“I want them to give all they can to their studies,” said Sara, Alvaro’s mother. “I want them to shine at school, and I want school to be a light for them.”
Alvaro looked on quietly, hands folded in his lap.
Before school started, his mother warned him that there might be drug dealers, gang violence and discrimination against Latinos on campus — rumors about American schools that she’d heard from Salvadoran friends. She admonished Alvaro to keep his head down, to stay out of trouble.
Those misperceptions were already starting to turn when Polhemus and Hsu knocked on the family’s door. But having the two teachers in the living room, listening to them talk about the Wakefield community, was the reassurance that she needed, eradicating myths that once made the mother sick with worry.
“This would never happen in El Salvador,” she said. “The teachers would never go this far out of their way.”
When it was his turn to talk, Alvaro said that someday he wants to attend an American university. Someday, he wants to be a doctor. First, he would have to attend the Wakefield homecoming dance the next day. He smiled. He looked a little overwhelmed.
In the District, the Flamboyan Foundation, which focuses on education, has trained teachers from 47 schools to conduct home visits. That program took shape after parents articulated their mistrust of local schools and teachers in a series of focus groups.
“For years, schools have been like fortresses,” said Kristen Ehrgood, the foundation’s president. “These visits level the playing field between teachers and parents.”
In the D.C. and Virginia schools where teachers have begun visiting parents at home, attendance at back-to-school nights has spiked, administrators say. Parents once reluctant to set foot on campuses have emerged, heeding the idea that a child’s education is a partnership between teachers and parents.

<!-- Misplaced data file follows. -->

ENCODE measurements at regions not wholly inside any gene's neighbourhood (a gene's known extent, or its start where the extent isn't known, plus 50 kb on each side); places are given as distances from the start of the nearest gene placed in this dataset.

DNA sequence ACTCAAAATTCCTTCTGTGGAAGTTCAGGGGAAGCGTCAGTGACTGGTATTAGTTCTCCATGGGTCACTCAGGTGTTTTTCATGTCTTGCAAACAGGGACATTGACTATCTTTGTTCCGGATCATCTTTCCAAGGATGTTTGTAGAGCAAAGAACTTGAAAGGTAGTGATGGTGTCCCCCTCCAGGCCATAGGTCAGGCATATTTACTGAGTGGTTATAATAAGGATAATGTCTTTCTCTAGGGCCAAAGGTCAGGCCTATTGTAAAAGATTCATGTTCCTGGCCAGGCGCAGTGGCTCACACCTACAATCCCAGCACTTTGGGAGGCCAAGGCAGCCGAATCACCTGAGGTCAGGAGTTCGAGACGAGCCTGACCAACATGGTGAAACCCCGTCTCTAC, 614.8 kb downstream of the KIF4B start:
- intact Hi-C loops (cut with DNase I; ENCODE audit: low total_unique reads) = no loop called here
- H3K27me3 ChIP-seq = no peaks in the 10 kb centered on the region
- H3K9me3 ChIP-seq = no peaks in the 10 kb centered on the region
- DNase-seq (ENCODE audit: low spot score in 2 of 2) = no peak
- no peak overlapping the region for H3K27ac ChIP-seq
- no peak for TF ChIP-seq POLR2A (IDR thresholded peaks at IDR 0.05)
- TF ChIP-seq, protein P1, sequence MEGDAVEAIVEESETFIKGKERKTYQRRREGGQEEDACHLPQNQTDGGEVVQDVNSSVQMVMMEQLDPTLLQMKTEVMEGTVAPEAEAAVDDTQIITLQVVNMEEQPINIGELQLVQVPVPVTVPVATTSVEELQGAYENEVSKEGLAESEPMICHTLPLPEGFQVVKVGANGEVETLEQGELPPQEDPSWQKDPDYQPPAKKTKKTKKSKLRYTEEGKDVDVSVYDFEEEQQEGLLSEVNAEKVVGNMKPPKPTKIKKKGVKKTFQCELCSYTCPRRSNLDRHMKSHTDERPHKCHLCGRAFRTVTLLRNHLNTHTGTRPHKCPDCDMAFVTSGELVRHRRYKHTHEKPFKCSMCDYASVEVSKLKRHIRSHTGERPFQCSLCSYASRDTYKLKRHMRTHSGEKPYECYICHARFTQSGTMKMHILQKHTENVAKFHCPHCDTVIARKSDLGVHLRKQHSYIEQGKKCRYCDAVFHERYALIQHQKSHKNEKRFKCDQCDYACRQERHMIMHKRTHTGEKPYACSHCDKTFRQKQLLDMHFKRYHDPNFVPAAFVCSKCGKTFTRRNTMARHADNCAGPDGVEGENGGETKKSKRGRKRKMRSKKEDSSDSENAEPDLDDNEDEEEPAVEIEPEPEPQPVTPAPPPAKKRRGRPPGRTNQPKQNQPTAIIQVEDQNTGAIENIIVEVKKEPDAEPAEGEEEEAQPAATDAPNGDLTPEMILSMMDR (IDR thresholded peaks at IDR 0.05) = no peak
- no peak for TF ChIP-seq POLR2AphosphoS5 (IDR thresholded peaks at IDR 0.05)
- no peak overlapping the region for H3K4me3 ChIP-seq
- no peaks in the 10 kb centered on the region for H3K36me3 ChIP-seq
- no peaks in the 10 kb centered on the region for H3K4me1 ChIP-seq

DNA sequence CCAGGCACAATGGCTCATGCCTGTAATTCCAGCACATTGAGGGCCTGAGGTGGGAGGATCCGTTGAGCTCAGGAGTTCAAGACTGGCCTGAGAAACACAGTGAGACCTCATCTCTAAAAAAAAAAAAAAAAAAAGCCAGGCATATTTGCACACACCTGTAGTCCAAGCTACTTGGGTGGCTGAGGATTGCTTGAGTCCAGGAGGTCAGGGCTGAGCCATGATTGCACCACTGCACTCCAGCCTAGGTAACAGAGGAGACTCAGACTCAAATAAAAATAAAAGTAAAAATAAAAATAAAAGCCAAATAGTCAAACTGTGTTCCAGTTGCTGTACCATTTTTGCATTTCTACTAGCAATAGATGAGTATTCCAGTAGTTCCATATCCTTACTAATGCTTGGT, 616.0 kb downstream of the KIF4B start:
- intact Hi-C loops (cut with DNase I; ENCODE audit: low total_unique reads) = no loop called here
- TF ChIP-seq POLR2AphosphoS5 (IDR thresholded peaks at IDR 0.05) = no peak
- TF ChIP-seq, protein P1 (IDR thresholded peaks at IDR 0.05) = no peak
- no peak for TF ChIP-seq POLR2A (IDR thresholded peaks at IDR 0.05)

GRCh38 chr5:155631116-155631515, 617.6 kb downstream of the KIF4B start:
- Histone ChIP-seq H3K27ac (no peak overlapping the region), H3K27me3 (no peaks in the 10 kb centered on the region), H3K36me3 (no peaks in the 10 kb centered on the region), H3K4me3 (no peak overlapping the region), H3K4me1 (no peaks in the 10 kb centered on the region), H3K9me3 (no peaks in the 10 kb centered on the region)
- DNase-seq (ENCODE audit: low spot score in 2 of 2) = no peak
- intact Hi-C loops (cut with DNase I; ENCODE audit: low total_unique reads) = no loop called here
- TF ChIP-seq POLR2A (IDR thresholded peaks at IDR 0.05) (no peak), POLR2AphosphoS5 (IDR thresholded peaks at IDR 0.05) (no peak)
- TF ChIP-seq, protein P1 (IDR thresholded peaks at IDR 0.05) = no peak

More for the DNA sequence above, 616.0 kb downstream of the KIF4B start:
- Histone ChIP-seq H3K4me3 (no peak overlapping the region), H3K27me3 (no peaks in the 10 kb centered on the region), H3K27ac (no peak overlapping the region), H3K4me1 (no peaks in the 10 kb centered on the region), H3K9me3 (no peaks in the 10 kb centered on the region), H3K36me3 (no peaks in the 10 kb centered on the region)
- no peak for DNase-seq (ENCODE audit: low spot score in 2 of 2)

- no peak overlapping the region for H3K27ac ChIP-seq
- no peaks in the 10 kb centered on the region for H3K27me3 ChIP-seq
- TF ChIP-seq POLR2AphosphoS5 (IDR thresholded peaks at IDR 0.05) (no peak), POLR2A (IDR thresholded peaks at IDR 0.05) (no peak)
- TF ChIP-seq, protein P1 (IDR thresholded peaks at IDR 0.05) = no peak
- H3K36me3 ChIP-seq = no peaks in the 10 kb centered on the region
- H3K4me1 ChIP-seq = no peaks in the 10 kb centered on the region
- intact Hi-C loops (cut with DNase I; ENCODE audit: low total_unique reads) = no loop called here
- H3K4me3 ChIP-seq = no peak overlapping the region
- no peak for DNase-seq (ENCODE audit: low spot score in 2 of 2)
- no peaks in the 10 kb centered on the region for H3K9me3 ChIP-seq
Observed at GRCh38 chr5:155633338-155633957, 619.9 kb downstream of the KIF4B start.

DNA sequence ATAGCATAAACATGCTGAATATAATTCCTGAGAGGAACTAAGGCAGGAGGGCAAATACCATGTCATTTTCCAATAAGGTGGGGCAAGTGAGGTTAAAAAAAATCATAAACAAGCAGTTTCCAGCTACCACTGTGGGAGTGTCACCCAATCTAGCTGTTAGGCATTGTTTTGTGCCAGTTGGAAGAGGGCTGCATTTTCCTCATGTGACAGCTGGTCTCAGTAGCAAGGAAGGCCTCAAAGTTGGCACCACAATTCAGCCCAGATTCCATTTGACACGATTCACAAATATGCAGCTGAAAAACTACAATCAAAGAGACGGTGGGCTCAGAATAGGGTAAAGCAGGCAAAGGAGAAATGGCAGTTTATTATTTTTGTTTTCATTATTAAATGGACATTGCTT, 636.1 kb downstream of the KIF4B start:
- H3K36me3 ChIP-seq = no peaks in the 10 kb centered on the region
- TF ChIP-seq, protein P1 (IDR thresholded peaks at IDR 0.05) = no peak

Sometimes principals make house calls, too. Before the school year started at the Jefferson-Houston School in Alexandria, administrators went door to door, introducing themselves to parents and outlining their academic vision.
The target populations differ for each school and community, but the program’s architects in most school systems attempt to visit a socioeconomic cross section of students and parents. At Wakefield, teachers are focusing on incoming ninth-graders and have paid house calls to 140 out of 320 freshmen.
The practice is common in charter school networks such as KIPP and UNO, in which teachers visit the parents of every new student. Charters tend to have more leeway to make such visits mandatory. But many regular public schools also support the practice, offering teachers such as Hsu and Polhemus incentive payments of $25 to $40 a visit. At Wakefield, about 40 teachers are making visits; the majority visit students they have in class.
In many schools, the visits serve mainly as introductions — and although they are not likely to be repeated, the initial connection pays off down the road. In other cases, the first, formal visits help teachers and parents form a bond, leading to more meetings around kitchen tables and in living rooms.
“They know us now. We’ve established a relationship,” Hsu said after leaving the Nunez Alvarezes’ apartment. “If we call them down the road with a question or a problem, they will remember this visit.”